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Novel deletion of exon 3 in TYR gene causing Oculocutaneous albinism 1B in an Indian family along with intellectual disability associated with chromosomal copy number variations

A Correction to this article was published on 18 January 2022

This article has been updated

Abstract

Background

Oculocutaneous albinism (OCA) is an autosomal recessive disorder characterized by hypo-pigmentation of skin, hair, and eyes. The OCA clinical presentation is due to a deficiency of melanin biosynthesis. Intellectual disability (ID) in OCA cases is a rare clinical presentation and appropriate diagnosis of ID is challenging through clinical examination. We report an Indian family with a rare co-inheritance of OCA1B and ID due to a novel TYR gene variant and chromosomal copy number variations.

Methods

We have done a study on three siblings (2 males and 1 female) of a family where all of them presented with hypopigmented skin, hair and eyes. The male children and their father was affected with ID. Targeted exome sequencing and multiplex ligation-dependent probe amplification analysis were carried out to identify the OCA1B and ID associated genomic changes. Further Array-CGH was performed using SurePrint G3 Human CGH + SNP, 8*60 K array.

Results

A rare homozygous deletion of exon 3 in TYR gene causing OCA1B was identified in all three children. The parents were found to be heterozygous carriers. The Array-CGH analysis revealed paternally inherited heterozygous deletion (1.9 MB) of 15q11.1-> 15q11.2 region in all three children. Additionally, paternally inherited heterozygous deletion (2.6 MB) of 10q23.2-> 10q23.31 region was identified in the first male child; this may be associated with ID as the father and the child both presented with ID. While the 2nd male child had a denovo duplication of 13q31.1-> 13q31.3 chromosomal region.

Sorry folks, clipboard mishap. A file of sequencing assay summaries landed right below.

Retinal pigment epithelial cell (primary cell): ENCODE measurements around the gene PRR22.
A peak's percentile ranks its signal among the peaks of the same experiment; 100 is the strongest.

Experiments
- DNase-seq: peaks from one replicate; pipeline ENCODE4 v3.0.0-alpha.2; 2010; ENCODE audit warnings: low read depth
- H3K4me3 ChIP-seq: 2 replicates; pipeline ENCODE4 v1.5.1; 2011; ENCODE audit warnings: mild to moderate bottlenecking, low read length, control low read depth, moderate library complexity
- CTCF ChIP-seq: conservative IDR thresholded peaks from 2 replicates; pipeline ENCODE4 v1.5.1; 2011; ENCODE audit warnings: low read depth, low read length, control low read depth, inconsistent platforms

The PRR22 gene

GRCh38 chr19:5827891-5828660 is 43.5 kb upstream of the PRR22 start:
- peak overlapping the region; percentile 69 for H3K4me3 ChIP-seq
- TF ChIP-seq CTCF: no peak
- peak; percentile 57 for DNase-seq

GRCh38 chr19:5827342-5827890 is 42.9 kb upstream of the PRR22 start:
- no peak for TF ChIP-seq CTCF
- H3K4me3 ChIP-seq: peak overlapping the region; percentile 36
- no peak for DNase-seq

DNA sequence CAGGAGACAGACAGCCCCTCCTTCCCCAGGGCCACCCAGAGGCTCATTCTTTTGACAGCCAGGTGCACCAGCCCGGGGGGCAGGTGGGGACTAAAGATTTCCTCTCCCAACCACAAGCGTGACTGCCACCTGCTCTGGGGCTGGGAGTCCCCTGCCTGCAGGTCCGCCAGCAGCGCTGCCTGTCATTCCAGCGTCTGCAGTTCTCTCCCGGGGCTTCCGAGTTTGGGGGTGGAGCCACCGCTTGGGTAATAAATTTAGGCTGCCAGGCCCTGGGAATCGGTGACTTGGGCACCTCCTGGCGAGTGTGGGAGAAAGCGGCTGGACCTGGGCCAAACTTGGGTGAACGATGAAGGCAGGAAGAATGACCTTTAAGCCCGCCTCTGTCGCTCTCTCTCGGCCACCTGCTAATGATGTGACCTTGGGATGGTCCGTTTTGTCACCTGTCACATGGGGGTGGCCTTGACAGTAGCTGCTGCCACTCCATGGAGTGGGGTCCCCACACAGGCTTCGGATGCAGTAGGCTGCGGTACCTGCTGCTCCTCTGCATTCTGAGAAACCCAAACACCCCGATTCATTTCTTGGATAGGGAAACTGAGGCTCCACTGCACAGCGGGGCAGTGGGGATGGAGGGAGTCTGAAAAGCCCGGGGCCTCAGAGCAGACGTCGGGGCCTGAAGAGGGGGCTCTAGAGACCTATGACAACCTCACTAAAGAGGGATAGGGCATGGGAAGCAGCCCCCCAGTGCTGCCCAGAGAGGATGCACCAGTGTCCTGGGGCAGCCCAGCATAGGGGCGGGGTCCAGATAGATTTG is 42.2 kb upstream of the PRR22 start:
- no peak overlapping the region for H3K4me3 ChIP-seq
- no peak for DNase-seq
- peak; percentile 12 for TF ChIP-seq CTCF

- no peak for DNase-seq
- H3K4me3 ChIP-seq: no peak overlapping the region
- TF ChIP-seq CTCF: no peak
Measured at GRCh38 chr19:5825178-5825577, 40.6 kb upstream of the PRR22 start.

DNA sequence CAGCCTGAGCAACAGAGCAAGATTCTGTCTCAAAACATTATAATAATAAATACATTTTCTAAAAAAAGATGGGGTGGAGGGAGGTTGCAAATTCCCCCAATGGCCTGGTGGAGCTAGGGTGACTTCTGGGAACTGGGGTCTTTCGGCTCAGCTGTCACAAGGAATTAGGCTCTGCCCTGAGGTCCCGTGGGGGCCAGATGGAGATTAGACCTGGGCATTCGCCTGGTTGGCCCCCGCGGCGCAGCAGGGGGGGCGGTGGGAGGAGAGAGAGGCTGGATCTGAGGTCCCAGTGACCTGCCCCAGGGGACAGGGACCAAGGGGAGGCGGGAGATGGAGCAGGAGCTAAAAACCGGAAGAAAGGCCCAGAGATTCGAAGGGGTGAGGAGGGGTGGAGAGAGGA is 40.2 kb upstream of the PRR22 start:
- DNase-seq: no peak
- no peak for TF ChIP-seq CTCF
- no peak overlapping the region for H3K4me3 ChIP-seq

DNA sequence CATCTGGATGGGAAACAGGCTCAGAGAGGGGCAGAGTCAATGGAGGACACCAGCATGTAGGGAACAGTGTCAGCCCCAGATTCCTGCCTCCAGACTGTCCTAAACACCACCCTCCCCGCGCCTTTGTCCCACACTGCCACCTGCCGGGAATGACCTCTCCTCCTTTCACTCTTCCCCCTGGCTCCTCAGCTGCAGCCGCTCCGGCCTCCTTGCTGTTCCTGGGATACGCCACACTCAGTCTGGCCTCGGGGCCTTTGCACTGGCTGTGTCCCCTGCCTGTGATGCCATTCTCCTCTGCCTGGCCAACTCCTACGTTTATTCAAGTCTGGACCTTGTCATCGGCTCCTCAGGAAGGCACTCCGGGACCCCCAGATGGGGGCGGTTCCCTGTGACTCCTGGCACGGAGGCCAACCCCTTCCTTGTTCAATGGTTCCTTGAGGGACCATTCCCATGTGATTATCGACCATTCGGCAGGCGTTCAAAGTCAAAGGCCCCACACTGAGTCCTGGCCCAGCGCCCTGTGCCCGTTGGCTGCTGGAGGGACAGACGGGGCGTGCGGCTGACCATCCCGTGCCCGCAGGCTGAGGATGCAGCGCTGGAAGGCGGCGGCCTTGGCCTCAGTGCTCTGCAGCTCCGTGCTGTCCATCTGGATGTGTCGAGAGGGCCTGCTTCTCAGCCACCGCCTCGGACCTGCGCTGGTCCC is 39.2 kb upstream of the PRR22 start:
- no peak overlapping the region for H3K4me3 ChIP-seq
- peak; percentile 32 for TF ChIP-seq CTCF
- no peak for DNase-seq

Conclusion

A rare homozygous TYR gene exon 3 deletion in the present study is the cause of OCA1B in all three children, and the additional copy number variations are associated with the ID. The study highlights the importance of combinational genetic approaches for diagnosing two different co-inherited disorders (OCA and ID). Hence, OCA cases with additional clinical presentation need to be studied in-depth for the appropriate management of the disease.

Peer Review reports

Background

Oculocutaneous albinism (OCA) is an autosomal recessive disorder that occurs due to deficiency of melanin biosynthesis resulting in generalized hypo-pigmentation of skin, eyes, and hair [1]. The incidence of OCA is not known; however, it varies in different regions of the world. Montoliu et al. reported the incidence of albinism is 1:17,000 in the Western population (North America & Europe). Federico et al. estimated the overall incidence of OCA was 1:17,000 to 1:20,000 [2, 3]. Based on the genetic etiology OCA (nonsyndromic) is classified into eight different subtypes (OCA1-7 and OA) [35]. The overlapping syndromic albinism such as Hermansky–Pudlak syndrome (HPS), Griscelli syndrome (GS), and Chediak–Higashi syndrome (CHS) have also been reported. Among all, OCA1 is the second most common sub-group of OCA categorized into two types; OCA1A (complete lack of Tyrosinase activity results in the absence of pigmentation in hair, skin, and eyes) and OCA1B (with residual Tyrosinase activity) [6]. OCA2 is commonly seen in African Americans, some Native American groups, and sub-Saharan Africans. The OCA type 3, specifically rufous Oculocutaneous albinism, is reported in Southern Africa [3]. The OCA type 4 is commonly reported in Japanese and Korean populations compared to other parts of the world [7].